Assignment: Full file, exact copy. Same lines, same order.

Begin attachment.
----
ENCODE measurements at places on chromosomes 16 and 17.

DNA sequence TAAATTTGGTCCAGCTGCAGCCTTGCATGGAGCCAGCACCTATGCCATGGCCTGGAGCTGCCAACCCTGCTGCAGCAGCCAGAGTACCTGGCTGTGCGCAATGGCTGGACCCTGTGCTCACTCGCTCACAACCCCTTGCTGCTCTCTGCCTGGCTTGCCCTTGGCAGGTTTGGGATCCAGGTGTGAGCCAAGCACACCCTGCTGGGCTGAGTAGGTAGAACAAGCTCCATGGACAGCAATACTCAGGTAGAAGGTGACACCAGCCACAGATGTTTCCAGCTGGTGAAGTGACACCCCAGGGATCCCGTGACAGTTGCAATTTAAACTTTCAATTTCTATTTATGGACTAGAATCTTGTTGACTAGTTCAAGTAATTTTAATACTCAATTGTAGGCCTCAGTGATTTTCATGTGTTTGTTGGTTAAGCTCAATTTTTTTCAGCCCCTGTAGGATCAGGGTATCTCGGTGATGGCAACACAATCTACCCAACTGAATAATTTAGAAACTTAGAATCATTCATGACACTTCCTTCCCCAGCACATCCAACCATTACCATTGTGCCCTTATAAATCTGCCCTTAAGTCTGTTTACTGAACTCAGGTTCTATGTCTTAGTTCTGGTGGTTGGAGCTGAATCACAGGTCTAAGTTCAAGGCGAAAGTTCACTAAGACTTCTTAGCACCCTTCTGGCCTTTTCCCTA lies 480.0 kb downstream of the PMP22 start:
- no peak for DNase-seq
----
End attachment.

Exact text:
ENCODE measurements at places on chromosomes 16 and 17.

DNA sequence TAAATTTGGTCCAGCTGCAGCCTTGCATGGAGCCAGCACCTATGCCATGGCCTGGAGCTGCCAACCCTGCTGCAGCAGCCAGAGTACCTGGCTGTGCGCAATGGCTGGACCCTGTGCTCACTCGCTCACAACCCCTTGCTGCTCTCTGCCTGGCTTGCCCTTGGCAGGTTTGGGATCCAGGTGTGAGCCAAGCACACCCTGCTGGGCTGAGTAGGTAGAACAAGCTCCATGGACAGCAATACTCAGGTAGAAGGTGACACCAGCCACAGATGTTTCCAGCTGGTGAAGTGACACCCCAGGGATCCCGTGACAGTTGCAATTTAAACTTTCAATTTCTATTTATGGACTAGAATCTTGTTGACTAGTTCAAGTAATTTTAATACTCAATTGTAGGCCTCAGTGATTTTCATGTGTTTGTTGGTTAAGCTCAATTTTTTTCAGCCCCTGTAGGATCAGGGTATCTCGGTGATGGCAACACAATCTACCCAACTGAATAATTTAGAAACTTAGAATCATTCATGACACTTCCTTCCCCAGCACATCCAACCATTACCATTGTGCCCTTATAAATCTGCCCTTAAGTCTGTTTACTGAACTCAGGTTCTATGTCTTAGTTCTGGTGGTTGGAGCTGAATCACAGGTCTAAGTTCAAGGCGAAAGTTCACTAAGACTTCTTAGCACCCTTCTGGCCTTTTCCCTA lies 480.0 kb downstream of the PMP22 start:
- no peak for DNase-seq